When you come to London, one of the first things you will familiarise yourself with is the map of the London Underground, also called “the tube”. Colour-coded, it is easy to navigate:
However, this map is also quite misleading as it is NOT an accurate depiction of the underground network, and even less of London. In order to be easy to read, it has been simplified to the maximum:
- You probably would have guessed that the lines are not completely straight in reality.
- This map is absolutely out of scale:
- Because most people travel in the centre and because there are more stations in this part of London, the centre shows as larger than the outskirts.
- The distances between the stations are also not to scale.
- Some distances appear worth taking the underground, but the stations are really within walking distance (Charing Cross to Embankment or Leicester Square to Covent Garden are only a few hundred meters and a short walk away from each other; definitely faster than going down the escalator, waiting for a train and going back up the escalator).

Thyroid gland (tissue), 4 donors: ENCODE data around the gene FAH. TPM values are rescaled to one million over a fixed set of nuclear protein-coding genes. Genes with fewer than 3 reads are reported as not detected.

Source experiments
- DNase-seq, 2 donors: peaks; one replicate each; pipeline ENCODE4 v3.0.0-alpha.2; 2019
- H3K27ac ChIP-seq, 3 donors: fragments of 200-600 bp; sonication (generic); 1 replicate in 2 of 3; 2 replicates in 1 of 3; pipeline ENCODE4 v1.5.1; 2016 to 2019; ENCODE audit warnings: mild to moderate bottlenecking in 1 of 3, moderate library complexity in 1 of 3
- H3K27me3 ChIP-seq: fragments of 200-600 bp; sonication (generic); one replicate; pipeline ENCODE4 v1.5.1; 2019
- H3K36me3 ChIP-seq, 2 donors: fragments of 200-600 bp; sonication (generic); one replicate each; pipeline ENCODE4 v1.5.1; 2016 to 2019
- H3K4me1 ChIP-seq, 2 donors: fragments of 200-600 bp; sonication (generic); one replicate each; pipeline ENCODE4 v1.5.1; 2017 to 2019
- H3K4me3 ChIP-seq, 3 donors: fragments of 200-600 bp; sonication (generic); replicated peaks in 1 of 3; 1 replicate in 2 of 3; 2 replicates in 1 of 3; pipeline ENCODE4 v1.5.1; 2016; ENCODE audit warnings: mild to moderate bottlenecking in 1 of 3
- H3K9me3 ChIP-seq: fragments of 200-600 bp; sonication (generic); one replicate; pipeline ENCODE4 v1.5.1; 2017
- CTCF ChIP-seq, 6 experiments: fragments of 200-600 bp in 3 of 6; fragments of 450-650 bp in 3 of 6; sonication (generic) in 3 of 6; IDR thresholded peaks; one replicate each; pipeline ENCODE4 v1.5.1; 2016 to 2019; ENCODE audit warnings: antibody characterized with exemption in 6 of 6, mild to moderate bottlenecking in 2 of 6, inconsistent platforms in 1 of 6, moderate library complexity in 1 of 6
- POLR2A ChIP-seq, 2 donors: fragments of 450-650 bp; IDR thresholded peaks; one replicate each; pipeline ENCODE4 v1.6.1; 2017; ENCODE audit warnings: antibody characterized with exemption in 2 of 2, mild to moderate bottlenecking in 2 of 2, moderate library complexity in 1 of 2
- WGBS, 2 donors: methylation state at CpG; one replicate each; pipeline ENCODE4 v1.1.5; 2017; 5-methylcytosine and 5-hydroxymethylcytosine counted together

- What looks like the same station are often two or three parts of one station that share the same name but will take you up to 10 minutes to walk from one part of the station to the other (for example Paddington or Elephant & Castle).
This is one of the most abstract and distorted, yet also one of the most used maps in the world, demonstrating that accuracy can be an undesired feature for a map. The reality would look more like this:
My advice to visitors of London: Walk or use the bike. It’s the only way to really get to know the city, not only in its realistic geography but especially in its colourful diversity.